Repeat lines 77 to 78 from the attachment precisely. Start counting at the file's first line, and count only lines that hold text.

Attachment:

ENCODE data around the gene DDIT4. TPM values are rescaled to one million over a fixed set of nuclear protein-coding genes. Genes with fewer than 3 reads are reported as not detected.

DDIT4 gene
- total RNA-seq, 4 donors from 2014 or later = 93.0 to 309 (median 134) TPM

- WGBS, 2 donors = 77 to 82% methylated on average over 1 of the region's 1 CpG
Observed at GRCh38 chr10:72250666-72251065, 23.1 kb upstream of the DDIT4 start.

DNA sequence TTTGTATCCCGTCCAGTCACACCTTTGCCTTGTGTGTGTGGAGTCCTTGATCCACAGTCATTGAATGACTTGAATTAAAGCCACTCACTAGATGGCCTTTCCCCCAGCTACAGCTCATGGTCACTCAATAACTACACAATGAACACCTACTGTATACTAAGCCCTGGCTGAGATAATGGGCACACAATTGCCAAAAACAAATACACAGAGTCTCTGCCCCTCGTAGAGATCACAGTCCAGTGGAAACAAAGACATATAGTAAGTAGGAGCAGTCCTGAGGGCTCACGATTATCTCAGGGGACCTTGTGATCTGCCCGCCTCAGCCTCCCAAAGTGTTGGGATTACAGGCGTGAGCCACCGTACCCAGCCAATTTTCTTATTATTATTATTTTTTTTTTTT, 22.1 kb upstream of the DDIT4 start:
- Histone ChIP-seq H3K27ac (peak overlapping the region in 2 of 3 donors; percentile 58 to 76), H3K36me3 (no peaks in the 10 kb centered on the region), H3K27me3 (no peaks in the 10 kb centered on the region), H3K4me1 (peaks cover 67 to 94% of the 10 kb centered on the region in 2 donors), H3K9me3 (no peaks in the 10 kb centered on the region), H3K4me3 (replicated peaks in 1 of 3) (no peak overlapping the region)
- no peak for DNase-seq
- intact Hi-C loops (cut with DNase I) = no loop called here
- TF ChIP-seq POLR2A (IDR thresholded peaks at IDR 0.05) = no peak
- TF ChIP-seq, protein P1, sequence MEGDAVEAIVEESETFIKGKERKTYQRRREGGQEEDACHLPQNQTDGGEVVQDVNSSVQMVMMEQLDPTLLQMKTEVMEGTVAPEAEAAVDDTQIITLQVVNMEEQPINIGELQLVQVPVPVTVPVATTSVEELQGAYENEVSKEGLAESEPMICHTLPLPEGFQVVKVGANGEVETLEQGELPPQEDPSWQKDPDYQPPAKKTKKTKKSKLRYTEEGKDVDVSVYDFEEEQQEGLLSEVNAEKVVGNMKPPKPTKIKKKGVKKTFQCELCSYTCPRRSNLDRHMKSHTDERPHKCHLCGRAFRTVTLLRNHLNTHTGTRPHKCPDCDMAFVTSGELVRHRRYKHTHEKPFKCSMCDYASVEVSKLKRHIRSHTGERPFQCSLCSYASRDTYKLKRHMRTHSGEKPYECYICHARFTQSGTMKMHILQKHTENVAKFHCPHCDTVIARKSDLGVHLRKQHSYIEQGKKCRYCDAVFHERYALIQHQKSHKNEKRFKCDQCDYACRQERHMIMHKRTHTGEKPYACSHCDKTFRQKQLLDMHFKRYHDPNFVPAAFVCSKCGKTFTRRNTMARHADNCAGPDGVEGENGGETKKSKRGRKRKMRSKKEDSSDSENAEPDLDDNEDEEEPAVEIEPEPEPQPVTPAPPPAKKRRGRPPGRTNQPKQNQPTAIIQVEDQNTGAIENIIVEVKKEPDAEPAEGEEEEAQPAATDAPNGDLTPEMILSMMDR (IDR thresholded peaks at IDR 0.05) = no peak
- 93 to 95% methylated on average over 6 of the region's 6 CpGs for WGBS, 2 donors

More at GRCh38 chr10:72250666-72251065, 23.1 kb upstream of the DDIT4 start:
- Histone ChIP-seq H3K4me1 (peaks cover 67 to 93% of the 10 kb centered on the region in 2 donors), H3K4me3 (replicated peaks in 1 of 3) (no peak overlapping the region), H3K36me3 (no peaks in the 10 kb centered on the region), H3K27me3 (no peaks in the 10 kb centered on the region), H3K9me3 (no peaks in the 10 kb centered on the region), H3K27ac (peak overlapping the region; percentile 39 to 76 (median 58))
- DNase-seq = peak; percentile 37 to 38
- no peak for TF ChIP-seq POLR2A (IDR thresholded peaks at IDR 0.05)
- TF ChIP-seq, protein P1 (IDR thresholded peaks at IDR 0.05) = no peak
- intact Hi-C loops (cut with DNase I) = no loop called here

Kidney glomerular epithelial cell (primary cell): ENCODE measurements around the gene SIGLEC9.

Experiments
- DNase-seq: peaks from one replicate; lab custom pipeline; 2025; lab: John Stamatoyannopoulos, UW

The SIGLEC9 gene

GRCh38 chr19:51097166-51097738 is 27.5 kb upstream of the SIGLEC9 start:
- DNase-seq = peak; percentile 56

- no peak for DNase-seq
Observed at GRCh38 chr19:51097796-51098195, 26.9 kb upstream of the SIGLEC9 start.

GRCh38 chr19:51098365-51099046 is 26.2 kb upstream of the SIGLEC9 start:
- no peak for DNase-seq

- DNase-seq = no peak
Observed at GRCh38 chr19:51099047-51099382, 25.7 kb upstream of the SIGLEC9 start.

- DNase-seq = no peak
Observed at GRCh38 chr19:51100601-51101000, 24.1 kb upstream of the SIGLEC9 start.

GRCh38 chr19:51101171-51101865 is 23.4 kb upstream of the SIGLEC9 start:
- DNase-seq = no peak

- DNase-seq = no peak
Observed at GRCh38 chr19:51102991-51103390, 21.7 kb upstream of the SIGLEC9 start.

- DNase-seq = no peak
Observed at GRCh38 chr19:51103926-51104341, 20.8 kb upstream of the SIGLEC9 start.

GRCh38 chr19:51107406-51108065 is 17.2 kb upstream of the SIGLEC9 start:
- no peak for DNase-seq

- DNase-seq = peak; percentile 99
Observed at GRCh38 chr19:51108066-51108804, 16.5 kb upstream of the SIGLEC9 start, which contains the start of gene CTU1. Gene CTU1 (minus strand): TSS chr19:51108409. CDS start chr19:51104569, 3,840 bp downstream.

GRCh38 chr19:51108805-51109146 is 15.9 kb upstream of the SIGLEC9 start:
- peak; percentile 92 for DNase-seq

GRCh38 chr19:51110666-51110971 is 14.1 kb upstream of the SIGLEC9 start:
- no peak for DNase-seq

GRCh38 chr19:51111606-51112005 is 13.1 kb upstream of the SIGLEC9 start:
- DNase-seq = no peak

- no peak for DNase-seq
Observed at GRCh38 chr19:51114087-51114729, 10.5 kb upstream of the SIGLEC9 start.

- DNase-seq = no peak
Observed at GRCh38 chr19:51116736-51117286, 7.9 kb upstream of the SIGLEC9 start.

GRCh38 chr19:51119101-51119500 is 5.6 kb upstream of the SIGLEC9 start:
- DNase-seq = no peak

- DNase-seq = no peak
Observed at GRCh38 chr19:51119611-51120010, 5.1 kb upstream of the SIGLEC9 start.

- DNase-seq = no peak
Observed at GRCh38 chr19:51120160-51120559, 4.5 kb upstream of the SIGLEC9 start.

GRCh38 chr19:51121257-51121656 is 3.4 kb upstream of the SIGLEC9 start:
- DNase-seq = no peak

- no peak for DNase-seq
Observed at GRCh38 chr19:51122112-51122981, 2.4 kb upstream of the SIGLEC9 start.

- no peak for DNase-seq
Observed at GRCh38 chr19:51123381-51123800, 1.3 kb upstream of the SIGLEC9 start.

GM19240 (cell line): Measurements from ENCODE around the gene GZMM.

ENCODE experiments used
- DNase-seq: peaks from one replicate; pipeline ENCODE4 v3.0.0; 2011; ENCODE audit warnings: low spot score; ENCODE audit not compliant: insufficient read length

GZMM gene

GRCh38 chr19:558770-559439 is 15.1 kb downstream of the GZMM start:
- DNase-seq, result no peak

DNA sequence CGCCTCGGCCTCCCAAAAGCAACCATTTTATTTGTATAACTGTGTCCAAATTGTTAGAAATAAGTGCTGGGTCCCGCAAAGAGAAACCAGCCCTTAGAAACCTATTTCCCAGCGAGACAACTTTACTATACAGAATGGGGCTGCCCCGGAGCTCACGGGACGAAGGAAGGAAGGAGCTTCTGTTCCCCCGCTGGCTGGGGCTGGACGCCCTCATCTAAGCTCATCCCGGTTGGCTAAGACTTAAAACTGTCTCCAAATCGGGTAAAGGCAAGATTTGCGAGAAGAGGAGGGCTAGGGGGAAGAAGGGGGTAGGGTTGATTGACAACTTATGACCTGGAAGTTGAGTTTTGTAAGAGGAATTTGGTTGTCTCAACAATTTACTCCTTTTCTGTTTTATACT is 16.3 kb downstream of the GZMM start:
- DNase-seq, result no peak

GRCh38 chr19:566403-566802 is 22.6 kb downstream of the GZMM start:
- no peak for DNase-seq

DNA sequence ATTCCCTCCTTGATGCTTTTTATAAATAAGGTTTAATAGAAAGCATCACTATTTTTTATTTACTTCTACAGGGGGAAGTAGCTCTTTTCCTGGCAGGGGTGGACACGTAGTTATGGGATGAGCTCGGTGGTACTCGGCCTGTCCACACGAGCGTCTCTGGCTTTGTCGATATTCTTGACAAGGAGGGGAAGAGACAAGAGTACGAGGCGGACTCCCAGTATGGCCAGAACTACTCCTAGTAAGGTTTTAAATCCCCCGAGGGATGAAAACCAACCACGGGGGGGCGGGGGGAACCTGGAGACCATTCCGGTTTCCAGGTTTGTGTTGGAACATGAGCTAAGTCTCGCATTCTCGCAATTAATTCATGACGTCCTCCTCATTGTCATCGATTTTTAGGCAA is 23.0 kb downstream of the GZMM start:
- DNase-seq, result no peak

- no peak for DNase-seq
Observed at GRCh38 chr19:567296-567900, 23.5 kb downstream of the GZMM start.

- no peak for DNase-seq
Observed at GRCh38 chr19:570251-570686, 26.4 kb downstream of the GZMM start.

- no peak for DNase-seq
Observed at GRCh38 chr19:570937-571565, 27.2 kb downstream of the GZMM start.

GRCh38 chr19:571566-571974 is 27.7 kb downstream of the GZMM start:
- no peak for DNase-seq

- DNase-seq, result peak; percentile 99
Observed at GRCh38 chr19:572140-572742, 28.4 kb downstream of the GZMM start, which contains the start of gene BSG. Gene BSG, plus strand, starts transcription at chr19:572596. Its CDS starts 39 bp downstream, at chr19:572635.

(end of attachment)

- no peak for DNase-seq
Observed at GRCh38 chr19:567296-567900, 23.5 kb downstream of the GZMM start.